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The Trump administration’s unprecedented move on Iran

The Trump administration designated Iran's Revolutionary Guard Corps a foreign terrorist organization Monday, with the goal of rendering the IRGC “radioactive” to other countries and organizations. The unprecedented move represents one more step in the administration's ongoing “maximum pressure” campaign against Iran, but what does it mean for future attempts at diplomacy? Nick Schifrin reports.

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  • Judy Woodruff:

    We return to the designation by the Trump administration today of Iran's Revolutionary Guard as a foreign terrorist organization.

    As Nick Schifrin reports, it's one more step in the ongoing pressure campaign against the Islamic Republic.

  • Nick Schifrin:

    The Islamic Revolutionary Guard Corps is Iran's most elite and influential military force. It describes itself as the custodian of the Islamic Revolution, and has strong connections with Iran's regime.

    And, today, the U.S. did something it's never done before, designate the IRGC, an entity of another government, a terrorist organization.

  • Mike Pompeo:

    We're doing it because the Iranian regime's use of terrorism as a tool of statecraft makes it fundamentally different from any other government. This historic step will deprive the world's leading state sponsor of terror the financial means to spread misery and death around the world.

  • Nick Schifrin:

    The U.S. accuses the IRGC and its Quds Force of supporting Iranian proxies such as Hezbollah that have launched terrorist attacks across the region, overseeing Iran's ballistic missile program, the largest in the region, and supporting groups that at the height of the Iraq War that killed more than 600 U.S. troops.

    But the IRGC is already one of the world's most heavily sanctioned entities. It's intertwined in Iran's economy, and today's designation increases the punishment for anyone doing business with them, says Special Representative for Iran Brian Hook.

  • Brian Hook:

    We are trying to make the IRGC and the Quds Force radioactive for any company around the world that's thinking anybody who is thinking about doing business with them.

    And anybody who is providing material support to the IRGC or the Quds Force faces criminal prosecution and a jail sentence of up to 20 years.

  • Nick Schifrin:

    Today, Iran responded in kind. Its supreme National Security Council called the move illegal and designated U.S. Central Command, which oversees all troops in the Middle East, a — quote — "supporter of terrorism."

    CENTCOM deploys tens of thousands of troops, including those currently in Afghanistan and Iraq. And critics of today's declaration say those troops could be at greater risk.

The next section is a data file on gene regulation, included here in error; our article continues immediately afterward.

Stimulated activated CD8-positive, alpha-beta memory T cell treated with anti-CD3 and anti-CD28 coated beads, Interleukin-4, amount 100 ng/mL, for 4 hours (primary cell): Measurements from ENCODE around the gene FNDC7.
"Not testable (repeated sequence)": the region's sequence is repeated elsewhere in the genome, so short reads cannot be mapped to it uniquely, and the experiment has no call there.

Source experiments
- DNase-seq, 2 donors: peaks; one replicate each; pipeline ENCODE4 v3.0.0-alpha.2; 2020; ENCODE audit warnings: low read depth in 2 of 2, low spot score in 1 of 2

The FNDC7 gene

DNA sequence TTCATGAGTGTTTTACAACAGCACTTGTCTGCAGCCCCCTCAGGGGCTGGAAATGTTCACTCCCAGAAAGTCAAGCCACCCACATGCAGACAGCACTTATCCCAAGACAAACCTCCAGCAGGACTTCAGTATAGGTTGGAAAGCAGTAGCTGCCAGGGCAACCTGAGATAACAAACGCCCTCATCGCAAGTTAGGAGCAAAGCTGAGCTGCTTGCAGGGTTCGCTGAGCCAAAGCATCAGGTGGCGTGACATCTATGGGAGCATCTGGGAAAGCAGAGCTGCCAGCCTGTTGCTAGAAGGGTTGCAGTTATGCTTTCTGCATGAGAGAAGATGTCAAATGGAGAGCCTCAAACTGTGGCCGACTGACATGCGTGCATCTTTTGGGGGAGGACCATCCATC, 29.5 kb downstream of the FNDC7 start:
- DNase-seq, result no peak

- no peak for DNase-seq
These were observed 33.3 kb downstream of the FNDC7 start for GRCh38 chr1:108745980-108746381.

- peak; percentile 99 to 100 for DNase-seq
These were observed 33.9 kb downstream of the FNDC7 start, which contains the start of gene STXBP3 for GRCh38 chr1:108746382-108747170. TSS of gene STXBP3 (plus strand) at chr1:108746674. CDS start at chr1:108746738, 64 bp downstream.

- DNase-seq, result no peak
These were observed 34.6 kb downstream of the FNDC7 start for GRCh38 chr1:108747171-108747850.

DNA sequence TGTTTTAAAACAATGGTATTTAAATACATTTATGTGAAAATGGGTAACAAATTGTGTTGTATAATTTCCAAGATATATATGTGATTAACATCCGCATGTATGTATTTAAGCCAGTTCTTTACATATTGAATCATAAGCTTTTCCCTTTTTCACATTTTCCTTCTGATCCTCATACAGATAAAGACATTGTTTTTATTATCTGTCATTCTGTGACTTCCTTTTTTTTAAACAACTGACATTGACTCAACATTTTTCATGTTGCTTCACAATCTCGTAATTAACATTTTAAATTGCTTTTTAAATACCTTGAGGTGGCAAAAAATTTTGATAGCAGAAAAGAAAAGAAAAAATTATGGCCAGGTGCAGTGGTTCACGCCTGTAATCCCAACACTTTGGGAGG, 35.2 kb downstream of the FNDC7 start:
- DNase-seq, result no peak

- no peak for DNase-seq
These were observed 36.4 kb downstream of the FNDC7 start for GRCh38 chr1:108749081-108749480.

• Trita Parsi:

    Both the Obama administration, as well as the Bush administration towards the end, were actually trying to find a way to reduce the risk of any confrontation with Iran in Iraq or in Afghanistan. Now we have taken a significant step to make it actually more likely.

  • Nick Schifrin:

    Trita Parsi is a Georgetown adjunct professor and was the president of the National Iranian American Council. He argues that, in Iraq since 2011, Iranian troops worked near U.S. troops against a mutual enemy, ISIS. He fears today's declaration reduces chances for cooperation, and increases the chances of conflict in the present and future.

  • Trita Parsi:

    It further entangles the United States in a deep enmity with the Iranians, almost a permanent one now, at this stage. And it makes it so difficult for future administrations, who may want to pursue a different path.

    This decision, as a result, entraps the United States, not just now, but in the future, under different leaderships, in an enmity with Iran that actually doesn't serve U.S. interests.

  • Nick Schifrin:

    But the Trump administration has pursued a maximum pressure campaign.

  • Donald Trump:

    This was a horrible one-sided deal that should have never, ever been made.

  • Nick Schifrin:

    Pulling out of the Iran nuclear deal and sanctioning nearly 1,000 Iranian people and companies. It blames Iranian behavior for the tensions and says, if there's conflict, the fault is Iran's.

  • Brian Hook:

    There's already conflict. This regime, for 40 years, has been in conflict with the United States. So, we are not changing anything in that equation. We are hoping to get a new and better deal to replace the Iran nuclear deal.

  • Nick Schifrin:

    But that appeal for Iran to negotiate under U.S. preconditions becomes harder to swallow, says Trita Parsi.

  • Trita Parsi:

    An action like today makes it next to impossible to pursue diplomacy with Iran, at least by the administration that puts this decision into place. Thinking that one can go at it using this path and then making it possible to diplomacy is somewhat ludicrous.

  • Nick Schifrin:

    In Iran, the hard-liners are gaining strength. The U.S. vows even more pressure. And so the two sides face a cycle of escalation and tension.

    For the "PBS NewsHour," I'm Nick Schifrin.

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